According to Raed Sukarji's niece, Israeli forces entered her uncle's home and shot him in front of his pregnant wife and two children. When his wife tried to defend him, she was shot in the foot.
Also on the 26th, three Palestinians were shot and killed in Gaza. While Hamas sources said the three men were collecting scrap metal, Israeli army sources claimed they were trying to infiltrate the border with Israel.
The week has been wracked with violence. On December 24, a rabbi from the Jewish settlement of Shavei Shamron was shot and killed, apparently by Palestinian gunmen on a settler road between Nablus and Tulkarm. After the killing of Meir Hai, settler groups and Israeli Knesset members from Shas demanded that the army return the checkpoint that had been removed on that road, claiming that Israel's "good will gestures" towards President Mahmoud Abbas had been reciprocated with "terror." The road to Madama on the way to Tulkarm has already been blockaded, cutting off over two-thirds of village's farmland and severing the main link to the Nablus-Qalqiliya road.
As Christmas fell on a Friday this year, the occasion coincided with the weekly protests against the wall in the West Bank village of Bilin. This year, some protesters dressed up a Santa Claus and demonstrators carried a Christmas tree laden with gas canisters and stun grenades fired by Israeli soldiers at previous demonstrations over the past five years. The Israeli army responded with tear gas. The tree was in support of Abdullah Abu Rahmeh, the coordinator of the Bilin anti-Wall committee who was arrested by Israeli forces and is currently being charged with weapons possession. Abu Rahmeh has previously put on an exhibition of all the discharged tear gas canisters and grenades used by the Israeli army in Bilin, which is now a "crime" in Israel.
The Christmas spirit was still in the air though. On December 24, approximately 400 balloons were released into the Bethlehem sky as part of an event organized by OneVoice, a peace movement working in the Palestinian territory. The balloons had messages written on them calling for peace and an end to the Israeli occupation of Palestine.
On Christmas day, a deal between Israel and Hamas for a prisoner exchange still had not been finalized but reports from the Islamic movement in Hamas have hinted that something would be reached soon. According to Hamas officials in Damascus, the movement would respond to Israel's proposals within the next few days. Over the past week, extensive meetings and talks have been held both within Israeli and Hamas circles to come to a final deal. In exchange for the release of captured Israeli soldier Gilad Shalit, Hamas is demanding the release of hundreds of Palestinian prisoners. While Israel says it is willing release some prisoners, it is adamant that 100-130 of them are exiled either to the Gaza Strip or abroad. These, Israel says, were involved in the murder of Israel is and cannot possibly be released into complete freedom. Hamas has so far said all prisoners must be allowed to return home but have not yet rejected the proposal outright.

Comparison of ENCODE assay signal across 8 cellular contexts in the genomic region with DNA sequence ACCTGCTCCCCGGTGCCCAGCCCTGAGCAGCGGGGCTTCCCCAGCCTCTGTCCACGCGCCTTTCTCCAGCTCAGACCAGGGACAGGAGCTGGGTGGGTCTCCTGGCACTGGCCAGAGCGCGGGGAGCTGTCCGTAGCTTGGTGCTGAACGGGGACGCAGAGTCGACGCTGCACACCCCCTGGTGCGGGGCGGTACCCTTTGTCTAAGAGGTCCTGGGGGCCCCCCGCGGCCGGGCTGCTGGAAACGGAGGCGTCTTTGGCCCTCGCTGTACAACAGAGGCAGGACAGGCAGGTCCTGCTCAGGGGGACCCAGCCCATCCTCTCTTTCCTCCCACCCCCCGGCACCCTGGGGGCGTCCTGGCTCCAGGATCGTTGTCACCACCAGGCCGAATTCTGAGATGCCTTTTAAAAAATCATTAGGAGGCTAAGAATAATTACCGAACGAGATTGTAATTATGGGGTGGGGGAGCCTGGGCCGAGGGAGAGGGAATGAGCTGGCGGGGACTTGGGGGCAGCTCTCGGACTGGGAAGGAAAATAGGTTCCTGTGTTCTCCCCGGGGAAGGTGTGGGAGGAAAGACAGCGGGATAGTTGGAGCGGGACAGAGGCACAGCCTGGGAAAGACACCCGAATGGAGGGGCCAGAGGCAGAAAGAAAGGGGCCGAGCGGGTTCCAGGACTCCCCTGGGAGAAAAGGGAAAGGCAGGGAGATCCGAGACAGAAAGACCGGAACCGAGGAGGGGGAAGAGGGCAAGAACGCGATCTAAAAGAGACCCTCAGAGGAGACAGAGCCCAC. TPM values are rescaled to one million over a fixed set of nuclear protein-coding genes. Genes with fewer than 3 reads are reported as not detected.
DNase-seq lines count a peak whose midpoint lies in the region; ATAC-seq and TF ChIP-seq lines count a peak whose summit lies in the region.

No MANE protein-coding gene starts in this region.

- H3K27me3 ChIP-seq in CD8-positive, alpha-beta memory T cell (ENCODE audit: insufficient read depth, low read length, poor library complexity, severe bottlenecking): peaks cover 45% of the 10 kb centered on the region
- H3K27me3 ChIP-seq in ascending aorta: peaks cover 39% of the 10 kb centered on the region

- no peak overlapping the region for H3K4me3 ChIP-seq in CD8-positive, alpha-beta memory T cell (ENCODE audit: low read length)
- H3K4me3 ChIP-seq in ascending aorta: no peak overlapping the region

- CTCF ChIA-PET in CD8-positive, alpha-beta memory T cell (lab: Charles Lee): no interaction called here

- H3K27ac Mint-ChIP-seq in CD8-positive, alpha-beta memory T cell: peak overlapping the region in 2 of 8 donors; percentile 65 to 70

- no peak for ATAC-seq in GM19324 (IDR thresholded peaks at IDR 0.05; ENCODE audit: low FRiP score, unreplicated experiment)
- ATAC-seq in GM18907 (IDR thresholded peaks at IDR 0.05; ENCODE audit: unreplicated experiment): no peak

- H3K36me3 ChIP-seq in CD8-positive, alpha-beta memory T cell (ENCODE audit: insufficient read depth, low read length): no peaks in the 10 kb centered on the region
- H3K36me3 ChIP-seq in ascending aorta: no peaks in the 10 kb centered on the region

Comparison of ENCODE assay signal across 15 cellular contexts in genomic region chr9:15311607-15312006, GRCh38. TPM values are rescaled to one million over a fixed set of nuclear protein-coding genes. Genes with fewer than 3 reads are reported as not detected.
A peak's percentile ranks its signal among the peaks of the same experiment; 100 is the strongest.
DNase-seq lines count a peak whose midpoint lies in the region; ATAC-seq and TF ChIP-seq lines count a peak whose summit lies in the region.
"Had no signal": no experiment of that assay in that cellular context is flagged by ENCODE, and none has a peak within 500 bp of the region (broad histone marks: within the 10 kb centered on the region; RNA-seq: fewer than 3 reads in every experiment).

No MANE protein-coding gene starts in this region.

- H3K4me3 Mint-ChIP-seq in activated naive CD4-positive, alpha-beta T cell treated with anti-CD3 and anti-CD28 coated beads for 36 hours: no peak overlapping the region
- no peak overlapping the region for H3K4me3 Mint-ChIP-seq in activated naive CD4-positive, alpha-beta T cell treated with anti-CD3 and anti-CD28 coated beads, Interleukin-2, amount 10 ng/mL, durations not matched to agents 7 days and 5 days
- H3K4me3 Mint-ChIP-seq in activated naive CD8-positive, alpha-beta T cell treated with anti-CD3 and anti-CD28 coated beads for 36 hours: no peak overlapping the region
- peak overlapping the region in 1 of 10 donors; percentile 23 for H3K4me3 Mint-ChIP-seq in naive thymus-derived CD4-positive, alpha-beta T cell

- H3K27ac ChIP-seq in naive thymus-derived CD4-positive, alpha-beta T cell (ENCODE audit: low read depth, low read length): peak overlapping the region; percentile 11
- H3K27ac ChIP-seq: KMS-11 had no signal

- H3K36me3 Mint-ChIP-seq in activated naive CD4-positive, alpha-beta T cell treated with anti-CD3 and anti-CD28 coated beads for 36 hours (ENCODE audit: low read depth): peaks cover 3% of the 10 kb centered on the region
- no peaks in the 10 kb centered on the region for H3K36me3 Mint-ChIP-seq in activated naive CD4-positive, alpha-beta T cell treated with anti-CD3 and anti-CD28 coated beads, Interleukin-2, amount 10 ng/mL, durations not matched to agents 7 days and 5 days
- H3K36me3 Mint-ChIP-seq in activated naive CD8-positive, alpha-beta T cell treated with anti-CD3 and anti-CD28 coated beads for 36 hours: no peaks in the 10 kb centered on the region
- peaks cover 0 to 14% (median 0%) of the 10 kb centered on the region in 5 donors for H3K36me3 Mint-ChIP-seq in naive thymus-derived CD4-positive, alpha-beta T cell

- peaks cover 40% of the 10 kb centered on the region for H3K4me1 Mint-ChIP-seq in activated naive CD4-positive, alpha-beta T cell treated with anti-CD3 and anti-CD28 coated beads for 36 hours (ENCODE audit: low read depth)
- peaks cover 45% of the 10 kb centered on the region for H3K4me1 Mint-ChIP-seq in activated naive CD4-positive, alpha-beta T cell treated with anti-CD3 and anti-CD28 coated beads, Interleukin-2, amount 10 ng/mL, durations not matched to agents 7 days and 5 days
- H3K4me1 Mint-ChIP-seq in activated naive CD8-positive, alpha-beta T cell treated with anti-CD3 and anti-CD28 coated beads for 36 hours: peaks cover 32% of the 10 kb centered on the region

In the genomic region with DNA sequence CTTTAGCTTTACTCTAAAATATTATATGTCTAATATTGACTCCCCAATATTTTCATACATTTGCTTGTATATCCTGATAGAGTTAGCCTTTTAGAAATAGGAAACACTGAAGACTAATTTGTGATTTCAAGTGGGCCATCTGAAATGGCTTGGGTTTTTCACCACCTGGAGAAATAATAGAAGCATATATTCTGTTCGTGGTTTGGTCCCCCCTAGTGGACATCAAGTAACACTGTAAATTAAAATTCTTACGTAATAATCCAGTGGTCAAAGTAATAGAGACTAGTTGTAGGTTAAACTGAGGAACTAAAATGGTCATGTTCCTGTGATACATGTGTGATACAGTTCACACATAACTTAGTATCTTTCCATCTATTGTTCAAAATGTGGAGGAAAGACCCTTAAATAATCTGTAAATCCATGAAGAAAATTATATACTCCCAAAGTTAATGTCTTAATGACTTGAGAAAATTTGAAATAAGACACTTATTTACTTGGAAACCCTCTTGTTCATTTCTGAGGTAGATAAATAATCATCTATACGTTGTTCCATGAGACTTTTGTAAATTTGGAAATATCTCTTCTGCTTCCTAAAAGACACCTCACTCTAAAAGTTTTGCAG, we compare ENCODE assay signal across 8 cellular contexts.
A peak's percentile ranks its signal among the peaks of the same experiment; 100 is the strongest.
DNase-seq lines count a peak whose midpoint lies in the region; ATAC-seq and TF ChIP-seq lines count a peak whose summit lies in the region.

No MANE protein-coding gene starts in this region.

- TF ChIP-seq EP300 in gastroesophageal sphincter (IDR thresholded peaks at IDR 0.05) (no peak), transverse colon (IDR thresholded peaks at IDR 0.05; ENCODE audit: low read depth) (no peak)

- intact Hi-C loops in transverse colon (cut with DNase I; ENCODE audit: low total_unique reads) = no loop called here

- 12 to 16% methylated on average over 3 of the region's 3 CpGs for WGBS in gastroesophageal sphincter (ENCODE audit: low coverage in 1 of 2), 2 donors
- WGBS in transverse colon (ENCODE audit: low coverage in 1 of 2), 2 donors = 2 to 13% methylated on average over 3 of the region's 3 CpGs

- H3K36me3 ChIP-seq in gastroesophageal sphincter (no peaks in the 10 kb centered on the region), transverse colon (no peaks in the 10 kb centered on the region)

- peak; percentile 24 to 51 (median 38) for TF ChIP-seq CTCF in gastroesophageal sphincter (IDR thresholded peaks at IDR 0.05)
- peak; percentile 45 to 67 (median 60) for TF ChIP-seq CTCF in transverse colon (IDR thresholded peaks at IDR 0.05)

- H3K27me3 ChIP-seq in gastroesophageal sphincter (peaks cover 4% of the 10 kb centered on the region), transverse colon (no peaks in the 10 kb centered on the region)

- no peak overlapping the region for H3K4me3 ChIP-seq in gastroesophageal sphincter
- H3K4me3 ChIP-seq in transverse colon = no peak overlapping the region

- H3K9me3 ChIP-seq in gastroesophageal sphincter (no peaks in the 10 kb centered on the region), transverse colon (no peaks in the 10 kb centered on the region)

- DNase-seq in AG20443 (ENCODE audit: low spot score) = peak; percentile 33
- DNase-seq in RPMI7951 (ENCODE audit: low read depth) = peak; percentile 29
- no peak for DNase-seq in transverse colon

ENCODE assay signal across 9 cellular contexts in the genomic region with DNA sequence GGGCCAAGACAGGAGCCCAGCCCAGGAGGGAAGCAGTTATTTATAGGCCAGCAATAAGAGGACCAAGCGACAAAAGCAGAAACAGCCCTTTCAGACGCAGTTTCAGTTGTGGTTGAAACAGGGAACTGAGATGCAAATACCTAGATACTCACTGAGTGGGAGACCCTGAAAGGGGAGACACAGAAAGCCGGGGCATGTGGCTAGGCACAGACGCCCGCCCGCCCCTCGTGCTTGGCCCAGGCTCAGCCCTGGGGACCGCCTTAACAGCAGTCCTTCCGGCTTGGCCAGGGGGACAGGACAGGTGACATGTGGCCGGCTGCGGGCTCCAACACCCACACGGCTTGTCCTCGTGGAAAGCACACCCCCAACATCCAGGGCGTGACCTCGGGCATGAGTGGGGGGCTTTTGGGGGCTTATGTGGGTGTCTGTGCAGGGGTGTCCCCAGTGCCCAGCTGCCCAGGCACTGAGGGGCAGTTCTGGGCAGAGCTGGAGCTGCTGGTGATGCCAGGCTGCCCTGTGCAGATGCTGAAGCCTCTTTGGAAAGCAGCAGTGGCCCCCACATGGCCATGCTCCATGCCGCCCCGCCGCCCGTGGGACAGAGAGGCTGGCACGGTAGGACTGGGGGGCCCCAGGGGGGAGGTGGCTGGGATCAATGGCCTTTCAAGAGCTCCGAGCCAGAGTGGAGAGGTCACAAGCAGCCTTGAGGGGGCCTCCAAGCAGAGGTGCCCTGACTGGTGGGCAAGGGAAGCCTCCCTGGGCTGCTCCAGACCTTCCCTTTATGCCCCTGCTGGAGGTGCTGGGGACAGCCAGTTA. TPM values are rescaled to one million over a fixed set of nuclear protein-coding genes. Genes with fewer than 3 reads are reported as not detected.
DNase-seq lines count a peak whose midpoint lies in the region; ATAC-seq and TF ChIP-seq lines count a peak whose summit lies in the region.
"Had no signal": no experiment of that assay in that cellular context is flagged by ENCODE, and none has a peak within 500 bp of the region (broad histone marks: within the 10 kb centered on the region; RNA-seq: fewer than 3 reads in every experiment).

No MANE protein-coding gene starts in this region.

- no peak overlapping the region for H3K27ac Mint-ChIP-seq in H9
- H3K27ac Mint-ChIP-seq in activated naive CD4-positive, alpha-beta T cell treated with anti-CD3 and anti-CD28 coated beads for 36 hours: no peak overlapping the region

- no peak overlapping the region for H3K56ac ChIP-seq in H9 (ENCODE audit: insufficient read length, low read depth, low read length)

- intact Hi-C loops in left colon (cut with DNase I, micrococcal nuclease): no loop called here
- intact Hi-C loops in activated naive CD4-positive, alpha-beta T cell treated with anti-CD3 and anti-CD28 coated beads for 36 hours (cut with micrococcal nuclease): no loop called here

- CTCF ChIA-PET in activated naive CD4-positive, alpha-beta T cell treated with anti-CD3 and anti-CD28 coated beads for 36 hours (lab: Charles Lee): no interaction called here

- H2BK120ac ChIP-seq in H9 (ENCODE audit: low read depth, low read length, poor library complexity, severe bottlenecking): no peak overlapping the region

It also seems that Israel is not willing to release nine prisoners on Hamas' list at all. Of these nine are West Bank Fateh Secretary Marwan Baroughti and PFLP Secretary General Ahmad Saadat. It remains to be seen what Hamas is willing to accept as a final offer. According to Izzat Al Risheq, a member of Hamas' politburo, the movement will decide on a final response in Damascus and send it to Israel via the German mediator involved in the talks.
Also on December 25, Israeli authorities handed demolition orders to 12 families of the West Bank village of Barta'a Al Sharqiya, which is wedged between the West Bank wall and the Green Line near Jenin.
Demolition orders have been rampant throughout 2009, according to OCHA, the UN Office for the Coordination of Humanitarian Affairs. According to the agency, Israel has demolished 180 Palestinian-owned structures in Area C, leaving 319 people without homes. All of these structures, says the report, were torn down under the pretext for their lack of construction permits.
On December 24, Egypt refused entry for Viva Palestina, a convoy of 250 trucks and ambulances full of European, Turkish and Arab donations of food and medical supplies. The convoy, which included former British MP George Galloway, was refused entry at the Nuewiba Red Sea port on its way to Gaza.
Egypt has been under harsh criticism lately, namely from the Palestinians, for the construction of a 10-kilometer steel wall along the Gaza-Egypt border, ostensibly to stop the digging of underground tunnels used for smuggling. Hamas has called for popular protests along the border, calling Egypt's structure the "wall of oppression and shame."
In Jerusalem, Israeli authorities banned Islamic leader inside the Green Line, Sheikh Raed Salah from entering the city for three weeks. The ruling was handed down on December 21 with the intention of extending it for an additional six months. According to the verdict, Salah was a "threat to public safety".
Finally, on December 19, the director of the Israeli Forensic Institute Abu Kbeir finally admitted to what many have suspected for years - that Israel harvests Palestinian organs without family consent. The director admitted that the institute had taken organs from Palestinians in the early nineties for use on Israeli soldiers, including corneas and skin patches. Israel recently lashed out at Sweden for an article written by Swedish journalist Donald Bostrom, which accused Israel of stealing organs from Palestinians killed in the Intifada.